• 9. Markets <ul><li>Anywhere a product or service is bought or sold; the result of an interaction between supply and demand </li></ul><ul><li>A market economy attempts to answer the 4 fundamental economic questions/choices through the system of prices </li></ul><ul><li>Based on 2 behavioral assumptions about buyers and sellers: </li></ul><ul><ul><li>Exchange – the activities of buying and selling in the market; prices are established as a result of the interactions of buyers and sellers </li></ul></ul><ul><ul><li>Rationality – self-interest; the “natural” behavior of the producer trying to maximize profits by selling goods at the optimum prices and of the consumers trying to maximize utility by buying commodities at the best possible prices </li></ul></ul><ul><li>2 types: </li></ul><ul><ul><li>Organized/formal : where buyers and sellers know there is a certain product for sale at a particular price </li></ul></ul><ul><ul><li>Unorganized/informal : where no one is sure about what is for sale nor what the price is </li></ul></ul>Jean Lee C. Patindol, c2011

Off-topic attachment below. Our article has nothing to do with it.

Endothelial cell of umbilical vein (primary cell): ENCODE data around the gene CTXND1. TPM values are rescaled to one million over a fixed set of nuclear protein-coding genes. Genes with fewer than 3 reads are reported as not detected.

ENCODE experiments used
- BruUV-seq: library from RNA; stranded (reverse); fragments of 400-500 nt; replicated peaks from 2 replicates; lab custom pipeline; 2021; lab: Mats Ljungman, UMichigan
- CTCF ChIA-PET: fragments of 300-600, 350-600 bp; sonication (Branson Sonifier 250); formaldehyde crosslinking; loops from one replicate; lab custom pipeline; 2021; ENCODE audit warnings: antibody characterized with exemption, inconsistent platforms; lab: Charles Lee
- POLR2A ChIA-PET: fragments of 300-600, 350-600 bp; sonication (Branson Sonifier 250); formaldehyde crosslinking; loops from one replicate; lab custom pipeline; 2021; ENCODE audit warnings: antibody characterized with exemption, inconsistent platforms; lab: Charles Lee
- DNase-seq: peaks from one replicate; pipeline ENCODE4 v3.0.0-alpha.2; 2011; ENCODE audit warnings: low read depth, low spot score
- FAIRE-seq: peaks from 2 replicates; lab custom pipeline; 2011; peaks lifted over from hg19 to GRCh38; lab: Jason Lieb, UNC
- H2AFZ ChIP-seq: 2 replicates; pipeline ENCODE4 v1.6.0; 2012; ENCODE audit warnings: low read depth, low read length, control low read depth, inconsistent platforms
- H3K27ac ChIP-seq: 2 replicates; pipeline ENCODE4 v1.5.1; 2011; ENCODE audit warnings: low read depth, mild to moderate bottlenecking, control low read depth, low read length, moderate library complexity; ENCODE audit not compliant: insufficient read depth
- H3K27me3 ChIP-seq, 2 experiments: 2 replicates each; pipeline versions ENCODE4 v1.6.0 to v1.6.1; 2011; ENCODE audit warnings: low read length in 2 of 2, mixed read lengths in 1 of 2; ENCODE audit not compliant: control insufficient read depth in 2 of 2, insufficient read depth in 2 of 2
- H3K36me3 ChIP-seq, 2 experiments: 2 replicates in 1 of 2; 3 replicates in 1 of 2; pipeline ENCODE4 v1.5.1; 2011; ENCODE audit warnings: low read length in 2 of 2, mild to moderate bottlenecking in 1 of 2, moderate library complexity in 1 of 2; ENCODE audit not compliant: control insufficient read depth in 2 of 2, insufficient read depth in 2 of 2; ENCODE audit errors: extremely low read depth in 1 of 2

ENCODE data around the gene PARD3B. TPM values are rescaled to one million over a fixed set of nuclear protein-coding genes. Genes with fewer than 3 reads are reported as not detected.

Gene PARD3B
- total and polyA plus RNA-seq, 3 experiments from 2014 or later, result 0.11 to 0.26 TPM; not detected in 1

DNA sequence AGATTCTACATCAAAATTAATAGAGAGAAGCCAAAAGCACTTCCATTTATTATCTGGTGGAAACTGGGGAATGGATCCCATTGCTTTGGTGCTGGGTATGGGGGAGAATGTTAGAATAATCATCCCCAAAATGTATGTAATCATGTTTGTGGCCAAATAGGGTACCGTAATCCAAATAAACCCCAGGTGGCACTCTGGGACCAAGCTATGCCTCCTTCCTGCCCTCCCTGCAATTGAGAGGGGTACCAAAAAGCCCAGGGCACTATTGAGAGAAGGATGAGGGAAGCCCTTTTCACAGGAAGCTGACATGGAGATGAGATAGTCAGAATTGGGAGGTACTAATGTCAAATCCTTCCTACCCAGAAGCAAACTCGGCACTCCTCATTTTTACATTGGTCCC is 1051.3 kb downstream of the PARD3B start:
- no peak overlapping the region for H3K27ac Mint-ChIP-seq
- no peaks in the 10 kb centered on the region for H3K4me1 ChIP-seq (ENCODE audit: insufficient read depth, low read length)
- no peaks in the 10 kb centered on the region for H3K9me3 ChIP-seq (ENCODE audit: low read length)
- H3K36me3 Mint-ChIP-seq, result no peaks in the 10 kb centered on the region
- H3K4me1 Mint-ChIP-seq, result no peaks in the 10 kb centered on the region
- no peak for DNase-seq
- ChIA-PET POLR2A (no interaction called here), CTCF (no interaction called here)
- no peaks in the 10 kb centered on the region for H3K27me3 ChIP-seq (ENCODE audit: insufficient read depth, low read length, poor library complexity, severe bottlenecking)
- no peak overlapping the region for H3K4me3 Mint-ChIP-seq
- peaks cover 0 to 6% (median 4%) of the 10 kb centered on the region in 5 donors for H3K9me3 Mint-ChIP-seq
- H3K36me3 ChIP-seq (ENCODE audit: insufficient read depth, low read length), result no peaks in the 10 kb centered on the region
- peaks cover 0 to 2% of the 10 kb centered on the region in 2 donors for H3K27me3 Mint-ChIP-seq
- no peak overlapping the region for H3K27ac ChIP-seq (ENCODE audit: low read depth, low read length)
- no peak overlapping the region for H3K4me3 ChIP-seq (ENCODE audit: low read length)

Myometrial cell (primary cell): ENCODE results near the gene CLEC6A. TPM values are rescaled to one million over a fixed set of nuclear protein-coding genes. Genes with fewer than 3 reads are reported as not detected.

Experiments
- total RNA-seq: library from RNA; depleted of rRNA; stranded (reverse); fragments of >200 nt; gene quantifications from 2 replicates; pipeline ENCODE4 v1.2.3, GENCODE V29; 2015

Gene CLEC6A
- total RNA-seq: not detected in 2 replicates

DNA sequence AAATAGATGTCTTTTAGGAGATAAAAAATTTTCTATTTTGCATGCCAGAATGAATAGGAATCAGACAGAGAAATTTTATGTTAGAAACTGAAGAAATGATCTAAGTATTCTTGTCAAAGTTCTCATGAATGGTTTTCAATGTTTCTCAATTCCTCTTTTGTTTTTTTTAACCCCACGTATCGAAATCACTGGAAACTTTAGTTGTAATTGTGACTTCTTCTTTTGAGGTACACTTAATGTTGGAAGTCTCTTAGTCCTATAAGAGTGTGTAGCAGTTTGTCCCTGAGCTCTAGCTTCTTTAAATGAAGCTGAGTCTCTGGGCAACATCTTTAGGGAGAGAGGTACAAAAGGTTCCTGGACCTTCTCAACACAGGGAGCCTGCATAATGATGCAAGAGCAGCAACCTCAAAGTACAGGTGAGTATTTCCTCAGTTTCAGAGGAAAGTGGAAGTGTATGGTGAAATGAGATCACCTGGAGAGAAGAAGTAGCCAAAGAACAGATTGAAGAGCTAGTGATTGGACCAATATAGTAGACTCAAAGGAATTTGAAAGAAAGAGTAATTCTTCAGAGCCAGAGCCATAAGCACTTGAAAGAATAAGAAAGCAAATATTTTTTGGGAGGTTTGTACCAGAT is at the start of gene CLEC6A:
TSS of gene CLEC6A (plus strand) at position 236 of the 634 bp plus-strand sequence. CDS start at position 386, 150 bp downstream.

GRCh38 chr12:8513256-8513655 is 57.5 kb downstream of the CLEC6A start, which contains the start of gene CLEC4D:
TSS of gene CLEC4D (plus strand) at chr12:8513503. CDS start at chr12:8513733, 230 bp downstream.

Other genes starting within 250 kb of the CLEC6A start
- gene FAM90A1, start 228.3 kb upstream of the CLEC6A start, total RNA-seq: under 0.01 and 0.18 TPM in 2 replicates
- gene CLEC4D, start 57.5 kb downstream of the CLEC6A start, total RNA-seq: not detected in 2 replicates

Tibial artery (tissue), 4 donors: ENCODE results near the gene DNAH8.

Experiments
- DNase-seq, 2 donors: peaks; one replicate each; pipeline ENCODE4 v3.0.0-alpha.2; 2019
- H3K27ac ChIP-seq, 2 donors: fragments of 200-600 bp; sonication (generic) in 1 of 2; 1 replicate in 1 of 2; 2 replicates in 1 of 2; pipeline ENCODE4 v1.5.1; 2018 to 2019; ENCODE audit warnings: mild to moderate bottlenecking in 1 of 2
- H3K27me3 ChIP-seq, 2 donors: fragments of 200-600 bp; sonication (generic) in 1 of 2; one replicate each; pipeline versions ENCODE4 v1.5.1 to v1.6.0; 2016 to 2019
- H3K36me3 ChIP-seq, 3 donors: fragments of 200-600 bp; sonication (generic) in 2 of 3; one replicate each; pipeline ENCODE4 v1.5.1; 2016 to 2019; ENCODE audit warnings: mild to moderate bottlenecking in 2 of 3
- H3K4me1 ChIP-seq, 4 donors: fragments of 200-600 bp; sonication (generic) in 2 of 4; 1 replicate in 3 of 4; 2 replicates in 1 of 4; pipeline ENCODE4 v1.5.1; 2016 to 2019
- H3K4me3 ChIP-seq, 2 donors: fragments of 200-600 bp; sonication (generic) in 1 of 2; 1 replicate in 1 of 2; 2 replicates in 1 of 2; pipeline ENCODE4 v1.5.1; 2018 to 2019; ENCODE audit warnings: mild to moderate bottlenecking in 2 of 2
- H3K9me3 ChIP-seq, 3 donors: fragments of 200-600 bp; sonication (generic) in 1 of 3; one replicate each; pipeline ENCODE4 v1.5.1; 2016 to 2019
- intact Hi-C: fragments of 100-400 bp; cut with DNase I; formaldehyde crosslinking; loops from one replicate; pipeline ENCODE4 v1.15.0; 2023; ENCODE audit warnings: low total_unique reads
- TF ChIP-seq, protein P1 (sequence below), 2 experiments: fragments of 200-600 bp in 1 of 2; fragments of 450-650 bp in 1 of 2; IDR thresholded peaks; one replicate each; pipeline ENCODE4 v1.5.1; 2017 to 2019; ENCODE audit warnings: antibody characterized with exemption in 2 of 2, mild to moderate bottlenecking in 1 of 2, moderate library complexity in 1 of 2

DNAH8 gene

• 10. Market Considerations <ul><li>Location </li></ul><ul><li>Size of market geographically </li></ul><ul><li>Amount of competition </li></ul><ul><li>Kind of product offered for sale </li></ul><ul><li>Cost of providing the product or service </li></ul><ul><li>Advertising of product </li></ul><ul><li>Size of firm and ability to produce the product/ economies of scale </li></ul><ul><li>Supply and demand for the product </li></ul>Jean Lee C. Patindol, c2011
  • 11. Pure or Perfect Competition <ul><li>Large market </li></ul><ul><li>Identical or standardized products </li></ul><ul><li>Independence of buyers and sellers – no control or influence over price </li></ul><ul><li>Reasonably informed buyers and sellers – non-price competition </li></ul><ul><li>Free access to the market – people can enter or leave at no cost or loss </li></ul>Jean Lee C. Patindol, c2011